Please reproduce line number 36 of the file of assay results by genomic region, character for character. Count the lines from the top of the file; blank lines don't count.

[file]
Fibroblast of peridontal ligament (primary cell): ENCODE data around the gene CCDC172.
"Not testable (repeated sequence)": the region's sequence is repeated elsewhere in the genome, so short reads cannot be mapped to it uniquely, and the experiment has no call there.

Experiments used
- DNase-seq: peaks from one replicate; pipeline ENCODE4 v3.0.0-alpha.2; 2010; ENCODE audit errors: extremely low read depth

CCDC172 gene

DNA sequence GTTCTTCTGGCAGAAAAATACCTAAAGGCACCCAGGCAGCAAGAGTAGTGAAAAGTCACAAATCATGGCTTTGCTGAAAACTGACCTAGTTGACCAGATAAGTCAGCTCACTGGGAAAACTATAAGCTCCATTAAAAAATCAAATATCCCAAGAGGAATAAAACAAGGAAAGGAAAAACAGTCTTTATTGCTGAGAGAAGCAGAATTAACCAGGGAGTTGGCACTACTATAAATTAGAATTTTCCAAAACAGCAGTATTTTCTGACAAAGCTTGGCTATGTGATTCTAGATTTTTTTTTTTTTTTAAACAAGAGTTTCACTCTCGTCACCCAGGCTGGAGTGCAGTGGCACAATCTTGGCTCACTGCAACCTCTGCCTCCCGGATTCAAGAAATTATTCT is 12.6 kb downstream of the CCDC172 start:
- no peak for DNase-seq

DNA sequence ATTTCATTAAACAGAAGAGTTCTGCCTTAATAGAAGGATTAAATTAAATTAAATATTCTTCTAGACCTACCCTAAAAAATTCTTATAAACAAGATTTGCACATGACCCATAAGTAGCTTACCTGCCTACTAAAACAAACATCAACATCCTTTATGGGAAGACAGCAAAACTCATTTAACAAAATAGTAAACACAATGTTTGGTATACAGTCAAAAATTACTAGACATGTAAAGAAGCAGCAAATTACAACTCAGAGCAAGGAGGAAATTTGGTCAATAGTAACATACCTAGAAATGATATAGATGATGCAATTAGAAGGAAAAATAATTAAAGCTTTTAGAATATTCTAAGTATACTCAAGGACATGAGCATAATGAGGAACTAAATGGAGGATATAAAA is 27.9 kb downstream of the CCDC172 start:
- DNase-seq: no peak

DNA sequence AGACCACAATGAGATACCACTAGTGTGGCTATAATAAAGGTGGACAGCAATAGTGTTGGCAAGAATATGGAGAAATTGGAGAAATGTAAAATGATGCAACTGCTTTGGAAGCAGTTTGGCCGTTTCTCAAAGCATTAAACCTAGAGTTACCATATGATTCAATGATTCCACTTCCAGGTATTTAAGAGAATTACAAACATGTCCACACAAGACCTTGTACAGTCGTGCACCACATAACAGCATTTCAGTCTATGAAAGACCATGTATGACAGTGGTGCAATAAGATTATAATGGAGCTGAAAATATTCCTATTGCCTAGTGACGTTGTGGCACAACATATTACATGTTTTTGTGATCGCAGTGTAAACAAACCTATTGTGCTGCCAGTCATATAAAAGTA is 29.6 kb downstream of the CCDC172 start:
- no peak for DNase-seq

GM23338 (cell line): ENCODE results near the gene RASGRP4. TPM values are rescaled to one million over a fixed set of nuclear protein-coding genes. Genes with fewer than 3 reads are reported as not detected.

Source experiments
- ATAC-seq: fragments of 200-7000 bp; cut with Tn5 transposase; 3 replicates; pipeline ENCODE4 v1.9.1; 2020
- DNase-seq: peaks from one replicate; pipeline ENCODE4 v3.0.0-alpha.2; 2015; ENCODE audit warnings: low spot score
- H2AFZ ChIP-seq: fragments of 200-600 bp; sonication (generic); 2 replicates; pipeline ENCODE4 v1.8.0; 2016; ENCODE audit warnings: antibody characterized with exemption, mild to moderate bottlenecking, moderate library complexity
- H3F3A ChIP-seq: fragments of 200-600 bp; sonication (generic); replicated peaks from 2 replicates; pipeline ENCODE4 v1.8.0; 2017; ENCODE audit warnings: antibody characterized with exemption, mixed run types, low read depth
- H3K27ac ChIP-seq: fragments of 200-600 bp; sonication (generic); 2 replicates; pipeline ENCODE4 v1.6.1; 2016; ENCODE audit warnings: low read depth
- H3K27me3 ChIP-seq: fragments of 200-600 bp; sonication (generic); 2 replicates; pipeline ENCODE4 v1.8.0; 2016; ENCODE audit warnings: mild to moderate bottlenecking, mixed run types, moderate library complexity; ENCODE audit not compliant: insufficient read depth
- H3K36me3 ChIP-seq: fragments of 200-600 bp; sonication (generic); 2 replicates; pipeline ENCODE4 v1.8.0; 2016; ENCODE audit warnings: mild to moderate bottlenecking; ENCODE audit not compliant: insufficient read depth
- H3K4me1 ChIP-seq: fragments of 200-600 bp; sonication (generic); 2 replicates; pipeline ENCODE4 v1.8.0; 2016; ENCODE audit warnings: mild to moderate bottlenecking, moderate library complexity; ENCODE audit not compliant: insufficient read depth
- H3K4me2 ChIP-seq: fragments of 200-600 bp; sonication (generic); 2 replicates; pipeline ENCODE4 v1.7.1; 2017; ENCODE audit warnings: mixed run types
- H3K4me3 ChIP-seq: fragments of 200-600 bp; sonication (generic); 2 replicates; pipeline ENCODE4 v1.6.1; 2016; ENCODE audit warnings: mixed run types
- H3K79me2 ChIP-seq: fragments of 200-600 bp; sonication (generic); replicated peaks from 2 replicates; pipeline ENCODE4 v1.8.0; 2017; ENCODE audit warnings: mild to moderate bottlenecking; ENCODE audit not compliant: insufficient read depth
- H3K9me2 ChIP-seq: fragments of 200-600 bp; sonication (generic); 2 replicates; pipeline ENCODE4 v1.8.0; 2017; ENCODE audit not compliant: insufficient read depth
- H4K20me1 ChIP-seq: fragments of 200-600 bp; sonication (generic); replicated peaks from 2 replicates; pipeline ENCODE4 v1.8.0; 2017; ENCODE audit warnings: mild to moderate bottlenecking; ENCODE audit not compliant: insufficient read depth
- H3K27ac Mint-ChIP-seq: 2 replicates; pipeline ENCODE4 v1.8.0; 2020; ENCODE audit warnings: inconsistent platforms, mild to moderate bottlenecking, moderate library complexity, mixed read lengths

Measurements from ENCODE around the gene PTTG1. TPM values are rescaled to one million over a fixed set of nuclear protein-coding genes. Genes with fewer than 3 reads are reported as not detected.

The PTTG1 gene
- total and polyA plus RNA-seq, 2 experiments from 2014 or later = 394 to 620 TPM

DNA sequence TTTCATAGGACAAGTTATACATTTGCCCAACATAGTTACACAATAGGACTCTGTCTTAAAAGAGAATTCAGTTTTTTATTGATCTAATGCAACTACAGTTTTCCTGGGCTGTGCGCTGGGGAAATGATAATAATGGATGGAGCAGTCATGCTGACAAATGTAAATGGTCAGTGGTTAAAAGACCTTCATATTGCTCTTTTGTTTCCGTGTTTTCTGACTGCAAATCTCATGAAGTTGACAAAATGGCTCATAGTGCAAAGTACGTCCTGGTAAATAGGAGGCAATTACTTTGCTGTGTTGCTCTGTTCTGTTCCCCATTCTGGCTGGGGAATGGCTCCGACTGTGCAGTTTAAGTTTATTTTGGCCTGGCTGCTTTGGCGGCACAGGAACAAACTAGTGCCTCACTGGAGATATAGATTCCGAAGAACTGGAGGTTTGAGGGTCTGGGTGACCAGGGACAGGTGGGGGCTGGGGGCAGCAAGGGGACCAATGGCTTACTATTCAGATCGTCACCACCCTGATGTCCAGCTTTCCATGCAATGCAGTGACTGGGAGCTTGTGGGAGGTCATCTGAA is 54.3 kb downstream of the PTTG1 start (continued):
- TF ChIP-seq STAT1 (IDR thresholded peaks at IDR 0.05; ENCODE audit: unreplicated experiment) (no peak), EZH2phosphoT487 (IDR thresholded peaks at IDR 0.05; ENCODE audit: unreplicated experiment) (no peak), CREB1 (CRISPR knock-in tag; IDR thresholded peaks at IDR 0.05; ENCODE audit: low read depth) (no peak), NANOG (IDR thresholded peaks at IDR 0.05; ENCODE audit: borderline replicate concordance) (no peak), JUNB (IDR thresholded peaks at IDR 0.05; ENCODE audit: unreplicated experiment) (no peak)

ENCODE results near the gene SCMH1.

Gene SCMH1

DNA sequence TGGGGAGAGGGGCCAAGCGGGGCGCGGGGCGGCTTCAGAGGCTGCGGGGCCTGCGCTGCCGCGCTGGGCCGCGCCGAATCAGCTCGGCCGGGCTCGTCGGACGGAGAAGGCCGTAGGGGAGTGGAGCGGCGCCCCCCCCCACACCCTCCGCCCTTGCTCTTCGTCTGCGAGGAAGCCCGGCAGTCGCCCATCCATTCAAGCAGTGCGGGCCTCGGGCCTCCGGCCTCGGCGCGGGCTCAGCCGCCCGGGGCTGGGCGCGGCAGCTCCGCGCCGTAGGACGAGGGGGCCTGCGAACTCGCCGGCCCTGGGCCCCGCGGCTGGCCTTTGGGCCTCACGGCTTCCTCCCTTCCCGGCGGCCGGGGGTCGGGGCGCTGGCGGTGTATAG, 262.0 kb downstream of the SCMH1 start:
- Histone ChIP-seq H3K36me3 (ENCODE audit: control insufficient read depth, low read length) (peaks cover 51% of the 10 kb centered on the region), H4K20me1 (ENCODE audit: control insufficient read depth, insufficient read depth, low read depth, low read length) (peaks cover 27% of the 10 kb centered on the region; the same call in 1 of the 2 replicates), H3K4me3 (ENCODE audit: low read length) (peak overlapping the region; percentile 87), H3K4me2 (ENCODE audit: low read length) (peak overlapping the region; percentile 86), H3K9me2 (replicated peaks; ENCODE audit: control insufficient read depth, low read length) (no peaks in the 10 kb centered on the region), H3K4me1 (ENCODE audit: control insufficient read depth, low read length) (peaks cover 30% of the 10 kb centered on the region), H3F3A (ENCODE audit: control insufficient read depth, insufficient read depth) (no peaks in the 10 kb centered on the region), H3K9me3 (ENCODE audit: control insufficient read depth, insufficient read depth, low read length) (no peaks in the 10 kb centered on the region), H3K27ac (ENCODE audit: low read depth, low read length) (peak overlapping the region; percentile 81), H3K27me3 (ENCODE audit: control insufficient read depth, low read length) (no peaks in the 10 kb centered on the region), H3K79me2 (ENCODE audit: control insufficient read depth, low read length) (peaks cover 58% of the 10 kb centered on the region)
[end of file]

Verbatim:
- Histone ChIP-seq H3K36me3 (ENCODE audit: control insufficient read depth, low read length) (peaks cover 51% of the 10 kb centered on the region), H4K20me1 (ENCODE audit: control insufficient read depth, insufficient read depth, low read depth, low read length) (peaks cover 27% of the 10 kb centered on the region; the same call in 1 of the 2 replicates), H3K4me3 (ENCODE audit: low read length) (peak overlapping the region; percentile 87), H3K4me2 (ENCODE audit: low read length) (peak overlapping the region; percentile 86), H3K9me2 (replicated peaks; ENCODE audit: control insufficient read depth, low read length) (no peaks in the 10 kb centered on the region), H3K4me1 (ENCODE audit: control insufficient read depth, low read length) (peaks cover 30% of the 10 kb centered on the region), H3F3A (ENCODE audit: control insufficient read depth, insufficient read depth) (no peaks in the 10 kb centered on the region), H3K9me3 (ENCODE audit: control insufficient read depth, insufficient read depth, low read length) (no peaks in the 10 kb centered on the region), H3K27ac (ENCODE audit: low read depth, low read length) (peak overlapping the region; percentile 81), H3K27me3 (ENCODE audit: control insufficient read depth, low read length) (no peaks in the 10 kb centered on the region), H3K79me2 (ENCODE audit: control insufficient read depth, low read length) (peaks cover 58% of the 10 kb centered on the region)